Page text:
New layout and imaging controls make The Print Shop for Mac 2.0 even better at what the program has always done well: Publishing projects for home, school, or small business. The new tools, along with templates for newsletters and booklets, don’t quite make Print Shop ideal for generating multi-page documents, but the application is a great choice for anyone who wants to create greeting cards, fliers, banners, signs, custom calendars, CD and DVD disc and case labels, or more than a dozen other types of typical print projects.
Design modes help users
By default, launching Print Shop 2 invokes the New Project Setup Assistant, which prompts you to choose one of 20 project types, including sign, banner, greeting card, or booklet. Once you choose a project, the Assistant gives you a choice of three design modes: Quickstart Layout provides finished projects you can modify or print as-is; Help Me Design prompts you to choose an appropriate format (including custom paper or label stock), background, and layout to create a custom design; and Start from Scratch prompts you to choose paper stock only, then provides a blank workspace for you to use.
Print Shop 2 makes working in all three modes easy, with new layout controls that let you precisely place images and text boxes within a document. You can customize rulers in inches, inch fractions, or centimeters along the edge of the workspace, or you can place a graph-paper-style grid, also in customizable increments, over the workspace. You can choose to have layout elements snap to the grid or to guides that you can place anywhere on the workspace.
Other improvements include an enhanced set of tools for aligning objects to each other, and slider controls that allow you to adjust the tint and opacity of objects in one-percent increments, instead of 10-percent increments offered in the previous version.
Print Shop 2 doubles the number of clip-art images and photos included with the program (and now ships on two CD-ROMS instead of one). It also provides some useful new ways of manipulating that artwork (and any of your own images that you import into a Print Shop project). New transparency-based effects let you soften the edges of images or overlay textures (such as shattered glass or a brick wall) on images.
Print Shop 2 builds on the program’s impressive integration with Apple software: In addition to enabling automatic import of iTunes playlists and iDVD chapter headings into CD and DVD labels, and insertion of iPhoto images into projects, the program now allows you to drag and drop images into any project.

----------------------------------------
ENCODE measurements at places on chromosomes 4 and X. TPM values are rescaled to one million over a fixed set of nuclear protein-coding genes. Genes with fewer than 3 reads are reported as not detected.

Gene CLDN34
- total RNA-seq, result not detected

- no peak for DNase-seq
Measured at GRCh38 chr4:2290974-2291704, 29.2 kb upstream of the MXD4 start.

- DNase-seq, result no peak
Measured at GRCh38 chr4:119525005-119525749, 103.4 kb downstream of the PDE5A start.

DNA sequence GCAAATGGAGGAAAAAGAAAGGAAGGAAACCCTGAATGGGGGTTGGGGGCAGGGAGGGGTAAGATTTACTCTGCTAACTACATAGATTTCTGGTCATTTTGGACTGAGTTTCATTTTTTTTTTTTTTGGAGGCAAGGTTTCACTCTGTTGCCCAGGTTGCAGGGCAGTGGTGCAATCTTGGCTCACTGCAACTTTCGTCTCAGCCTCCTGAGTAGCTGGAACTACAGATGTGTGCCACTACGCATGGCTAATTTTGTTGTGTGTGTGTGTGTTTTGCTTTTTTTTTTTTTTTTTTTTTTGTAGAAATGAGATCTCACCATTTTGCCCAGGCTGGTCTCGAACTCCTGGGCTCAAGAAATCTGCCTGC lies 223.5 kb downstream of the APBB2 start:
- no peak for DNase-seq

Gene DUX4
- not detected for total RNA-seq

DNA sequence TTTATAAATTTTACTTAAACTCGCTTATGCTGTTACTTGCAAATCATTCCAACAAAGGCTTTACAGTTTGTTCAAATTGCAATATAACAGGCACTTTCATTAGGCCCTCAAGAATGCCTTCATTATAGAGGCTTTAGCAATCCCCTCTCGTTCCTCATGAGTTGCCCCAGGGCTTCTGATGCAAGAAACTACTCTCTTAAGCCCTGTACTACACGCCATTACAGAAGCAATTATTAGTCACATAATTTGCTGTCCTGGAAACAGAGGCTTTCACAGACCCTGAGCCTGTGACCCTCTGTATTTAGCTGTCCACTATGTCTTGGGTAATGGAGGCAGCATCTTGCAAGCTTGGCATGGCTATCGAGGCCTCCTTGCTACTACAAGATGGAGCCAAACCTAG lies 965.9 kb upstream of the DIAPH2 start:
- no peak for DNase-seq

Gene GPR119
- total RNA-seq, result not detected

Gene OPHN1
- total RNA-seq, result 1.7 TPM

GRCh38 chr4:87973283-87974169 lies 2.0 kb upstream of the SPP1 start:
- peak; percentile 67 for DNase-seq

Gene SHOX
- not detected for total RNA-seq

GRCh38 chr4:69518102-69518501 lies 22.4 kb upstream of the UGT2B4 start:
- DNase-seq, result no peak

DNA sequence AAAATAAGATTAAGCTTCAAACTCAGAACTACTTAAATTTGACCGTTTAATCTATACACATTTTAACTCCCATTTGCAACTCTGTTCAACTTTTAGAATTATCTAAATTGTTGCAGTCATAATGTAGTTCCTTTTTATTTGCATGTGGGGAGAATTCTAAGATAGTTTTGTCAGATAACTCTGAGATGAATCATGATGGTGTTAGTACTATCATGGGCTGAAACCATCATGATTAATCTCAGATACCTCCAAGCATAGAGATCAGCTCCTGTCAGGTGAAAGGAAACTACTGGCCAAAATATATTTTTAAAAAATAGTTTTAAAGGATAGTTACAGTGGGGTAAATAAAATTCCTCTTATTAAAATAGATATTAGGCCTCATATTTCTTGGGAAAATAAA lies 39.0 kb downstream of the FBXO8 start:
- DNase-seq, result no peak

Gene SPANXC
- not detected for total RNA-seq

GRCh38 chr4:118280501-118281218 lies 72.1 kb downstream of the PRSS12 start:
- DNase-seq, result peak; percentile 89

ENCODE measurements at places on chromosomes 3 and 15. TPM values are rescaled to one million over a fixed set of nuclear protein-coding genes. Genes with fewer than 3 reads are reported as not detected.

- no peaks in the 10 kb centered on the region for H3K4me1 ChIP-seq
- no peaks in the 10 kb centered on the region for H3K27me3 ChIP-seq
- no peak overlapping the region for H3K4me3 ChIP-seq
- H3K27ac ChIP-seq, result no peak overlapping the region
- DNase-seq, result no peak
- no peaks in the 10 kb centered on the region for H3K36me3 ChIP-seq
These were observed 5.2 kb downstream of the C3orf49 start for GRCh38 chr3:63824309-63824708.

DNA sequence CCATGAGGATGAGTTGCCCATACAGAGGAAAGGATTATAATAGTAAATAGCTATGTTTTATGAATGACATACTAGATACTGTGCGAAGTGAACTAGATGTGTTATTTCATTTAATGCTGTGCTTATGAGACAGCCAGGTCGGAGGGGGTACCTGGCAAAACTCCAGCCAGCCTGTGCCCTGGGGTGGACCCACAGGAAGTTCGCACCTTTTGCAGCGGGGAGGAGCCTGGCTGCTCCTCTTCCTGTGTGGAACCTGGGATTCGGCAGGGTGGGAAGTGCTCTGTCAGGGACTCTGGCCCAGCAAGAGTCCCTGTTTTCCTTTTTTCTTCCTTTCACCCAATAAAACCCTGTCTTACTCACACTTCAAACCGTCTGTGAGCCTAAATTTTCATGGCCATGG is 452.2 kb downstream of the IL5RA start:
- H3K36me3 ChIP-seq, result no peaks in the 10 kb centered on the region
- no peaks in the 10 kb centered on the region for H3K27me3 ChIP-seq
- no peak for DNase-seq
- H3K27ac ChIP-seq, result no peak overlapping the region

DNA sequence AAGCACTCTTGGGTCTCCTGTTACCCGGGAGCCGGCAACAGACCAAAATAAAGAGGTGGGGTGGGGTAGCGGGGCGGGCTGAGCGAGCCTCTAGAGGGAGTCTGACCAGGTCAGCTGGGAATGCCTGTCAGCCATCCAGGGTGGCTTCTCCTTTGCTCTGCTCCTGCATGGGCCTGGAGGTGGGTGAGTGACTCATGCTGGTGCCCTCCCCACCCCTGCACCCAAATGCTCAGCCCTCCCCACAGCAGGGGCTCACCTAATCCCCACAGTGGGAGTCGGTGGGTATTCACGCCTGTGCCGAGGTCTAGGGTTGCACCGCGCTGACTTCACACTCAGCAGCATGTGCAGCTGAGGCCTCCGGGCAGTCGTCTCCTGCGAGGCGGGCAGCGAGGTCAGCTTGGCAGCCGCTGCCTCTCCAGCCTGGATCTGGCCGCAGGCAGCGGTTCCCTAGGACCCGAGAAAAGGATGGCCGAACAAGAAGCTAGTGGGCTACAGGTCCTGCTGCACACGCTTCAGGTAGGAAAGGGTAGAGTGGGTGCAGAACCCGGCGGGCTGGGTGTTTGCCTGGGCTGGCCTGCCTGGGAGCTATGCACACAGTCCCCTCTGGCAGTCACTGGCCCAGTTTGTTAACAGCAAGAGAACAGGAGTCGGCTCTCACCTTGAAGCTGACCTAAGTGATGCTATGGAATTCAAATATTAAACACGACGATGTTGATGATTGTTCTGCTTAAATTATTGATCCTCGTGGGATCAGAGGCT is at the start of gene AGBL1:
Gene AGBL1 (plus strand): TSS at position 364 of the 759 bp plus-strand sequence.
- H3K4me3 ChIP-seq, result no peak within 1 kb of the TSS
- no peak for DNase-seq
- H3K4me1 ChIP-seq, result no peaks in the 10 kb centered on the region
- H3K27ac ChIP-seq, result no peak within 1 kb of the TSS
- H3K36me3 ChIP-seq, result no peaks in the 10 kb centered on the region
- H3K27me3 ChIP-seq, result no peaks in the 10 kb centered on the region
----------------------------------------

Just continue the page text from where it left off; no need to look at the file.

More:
Three of the five new projects offered in Print Shop 2 are derived from previous versions: Gift Tags and Tickets wisely has been spun out from the Business Cards project; Quick Prints–a handy tool that lets you print multiple copies of a single photo on one sheet–used to be part of Photo Pages. Much of CDs and Cases was formerly part of the Labels project, but it has been enhanced with new templates for wraparound DVD box labels. The DVD-label and matching disc label templates include designs that impressively complement the project themes found in iDVD.
The two brand new projects—Newsletters and Booklets—attempt with mixed success to transform Print Shop into a tool for publishing long-form documents. A Newsletter (which would more accurately be described a flier or handbill) is a single-page document with a heading, two or three columns of text, and placeholders for headlines, graphics, and photos.
A Booklet uses a Newsletter template as a front page and provides one of several matching templates for use as an inside page. There’s only one inside-page template, though and that’s the chief frustration of using the Print Shop 2 for multi-page documents. The program supports booklet lengths of up to 32 pages, but only generates layouts for the first two; all pages from page three on are blank. Finishing the last two pages of a four-page booklet required tiresome copying, pasting, and positioning of page elements that made me yearn for Apple’s Pages ( ).
While it was possible to produce a decent-looking four-page document using the Booklet template, it was nowhere near as fun or easy as it was to create Print Shop’s one-page projects.
Macworld’s buying advice
The Print Shop for Mac 2.0 is a great program for anyone who wants to create fun print projects for home, school, or small business. New layout controls and enhanced image effects make this version a worthy upgrade. New multi-page project templates are a great idea, but are best left for very occasional projects. Anyone who needs to publish long documents on a regular basis should consider using Apple’s Pages instead.
[ Jim Akin is a technology writer and editor based in Minneapolis. ]An enhanced Layout palette, including the addition of workspace rulers, customizable grids, and arbitrary snap-to guides (shown in red) improves Print Shop 2’s design precision. The New Project Setup Assistant guides you through the process of creating 19 different project types (or lets you start with a blank page). New transparency-based special effects let you overlay textures and apply custom edges to photos.